Albert Einstein’s Theory of Relativity was published in 1915, forever changing the way that we understand the relationship between space and time. As is true with most scientific advances, however, many more people contributed to this breakthrough than are formally recognized.
Although you would be hard pressed to find someone who had never heard of Einstein, very few people know that the Theory of Relativity would not be possible without the work of Emmy Noether. In fact, if you type “Emmy Noether” into a Google search, one of the first links that pops up is a New York Times article titled, Emmy Noether, the Most Significant Mathematician You’ve Never Heard Of.
Noether’s relative obscurity is due, in part, to the tendency in mathematics to study theorems and not mathematicians. But if you look through a more skeptical lens, you might suspect that she labored quietly as a Jewish woman working in a male-dominated field and living in Nazi Germany.
However, Noether’s grit and perseverance are not completely lost to history. After reading about her life and work in Leon Lederman’s Symmetry and the Beautiful Universe, Scott Greenberg, a Chicago hotelier and self-described science nerd, decided to pay homage to her untold story through an unlikely medium. Artwork highlighting Noether’s work will be featured on the walls of Greenberg’s Hotel EMC2, which opened this month in Chicago’s Streeterville neighborhood.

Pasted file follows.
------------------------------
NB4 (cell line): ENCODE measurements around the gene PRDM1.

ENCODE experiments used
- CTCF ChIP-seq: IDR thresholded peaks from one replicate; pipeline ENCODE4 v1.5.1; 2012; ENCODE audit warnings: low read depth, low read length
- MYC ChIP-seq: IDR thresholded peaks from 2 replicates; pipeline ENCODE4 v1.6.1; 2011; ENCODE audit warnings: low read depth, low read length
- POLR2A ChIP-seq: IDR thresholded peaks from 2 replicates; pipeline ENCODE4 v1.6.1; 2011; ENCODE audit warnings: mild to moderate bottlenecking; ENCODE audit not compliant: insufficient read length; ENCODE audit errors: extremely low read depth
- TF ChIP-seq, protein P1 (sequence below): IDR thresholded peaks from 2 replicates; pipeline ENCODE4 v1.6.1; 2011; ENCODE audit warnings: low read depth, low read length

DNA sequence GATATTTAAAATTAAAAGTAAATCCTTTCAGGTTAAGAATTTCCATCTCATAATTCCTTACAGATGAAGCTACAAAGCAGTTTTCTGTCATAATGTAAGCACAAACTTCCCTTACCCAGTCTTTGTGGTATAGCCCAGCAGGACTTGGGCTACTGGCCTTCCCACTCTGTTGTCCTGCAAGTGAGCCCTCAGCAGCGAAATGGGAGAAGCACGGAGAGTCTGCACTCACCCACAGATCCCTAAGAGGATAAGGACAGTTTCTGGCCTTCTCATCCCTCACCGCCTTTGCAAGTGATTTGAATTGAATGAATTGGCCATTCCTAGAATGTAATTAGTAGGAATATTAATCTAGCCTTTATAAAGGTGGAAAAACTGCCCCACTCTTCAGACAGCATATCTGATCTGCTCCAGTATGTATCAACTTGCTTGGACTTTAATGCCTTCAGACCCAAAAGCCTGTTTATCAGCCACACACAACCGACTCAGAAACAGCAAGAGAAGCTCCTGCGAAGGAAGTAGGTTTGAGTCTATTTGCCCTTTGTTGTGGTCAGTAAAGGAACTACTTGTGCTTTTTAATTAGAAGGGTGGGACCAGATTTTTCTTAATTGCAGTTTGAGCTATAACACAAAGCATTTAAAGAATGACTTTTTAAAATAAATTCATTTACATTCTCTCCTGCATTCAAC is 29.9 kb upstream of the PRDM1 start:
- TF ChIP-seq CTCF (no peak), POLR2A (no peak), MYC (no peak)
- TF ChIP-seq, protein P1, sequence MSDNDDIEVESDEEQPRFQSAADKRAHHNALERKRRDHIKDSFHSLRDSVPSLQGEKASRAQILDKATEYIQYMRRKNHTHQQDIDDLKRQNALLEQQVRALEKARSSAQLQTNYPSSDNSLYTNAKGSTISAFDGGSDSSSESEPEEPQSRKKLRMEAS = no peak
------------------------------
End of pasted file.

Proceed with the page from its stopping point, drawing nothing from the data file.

In the early days of conceptualizing Hotel EMC2, Greenberg commissioned Eugenia Cheng, the Scientist in Residence at The Art Institute of Chicago, to take on the role of Scientist in Residence at Hotel EMC2. In her first official capacity of this residence, Cheng created eight chalkboard installations to be displayed in two separate spaces within the hotel.
In one room, four panels display a visual representation of the mathematics of symmetry.
In the other, four more panels tell the story of Noether’s life and work.
Cheng has dedicated the most recent phase of her career to working on the edge of strange intersections with mathematics. In this context, she embraces her role as the Scientist in Residence at Hotel EMC2 because it underscores her mission to take mathematics to wider audiences, making it accessible to even the most unlikely observers.
“Some of my best research was done at hotel bars,” she remarks. “Hotels are places where people meet from all over the world with a unique sense of curiosity.” Although Cheng is a Professor, her goal is not to teach abstract algebra to hotel guests. Instead, her objective is to spark their curiosity by utilizing the laws of symmetry to create appealing artwork.
When you first walk into EMC2 you are greeted by the Leonardo DaVinci quote that underscores the theme of this endeavor, “Study the science of art. Study the art of science. Develop your senses- especially learn how to see. Realize that everything connects to everything else.”
“You’re sitting in this room now and it’s not a University, it’s not a hospital, it’s not a museum,” says Greenberg, “but I think places like this should be part of the continuum of outlets where people can touch science.”
“It’s not just that there is creative stuff and then there’s scientific stuff.” Cheng says, “Art has a scientific aspect and science also has that creative aspect. It’s like [Scott] said in that DaVinci quote, that creativity is everywhere and science is also everywhere.”
Much like advances in the physical sciences, we see many works of art that implicitly reflect complex collaborations between improbable friends. In this case, a hotelier had a vision and enlisted the help of a mathematician to create art that tells a human story. The hope is that the product will captivate unsuspecting observers and influence many more contributions to the cycle of art and science.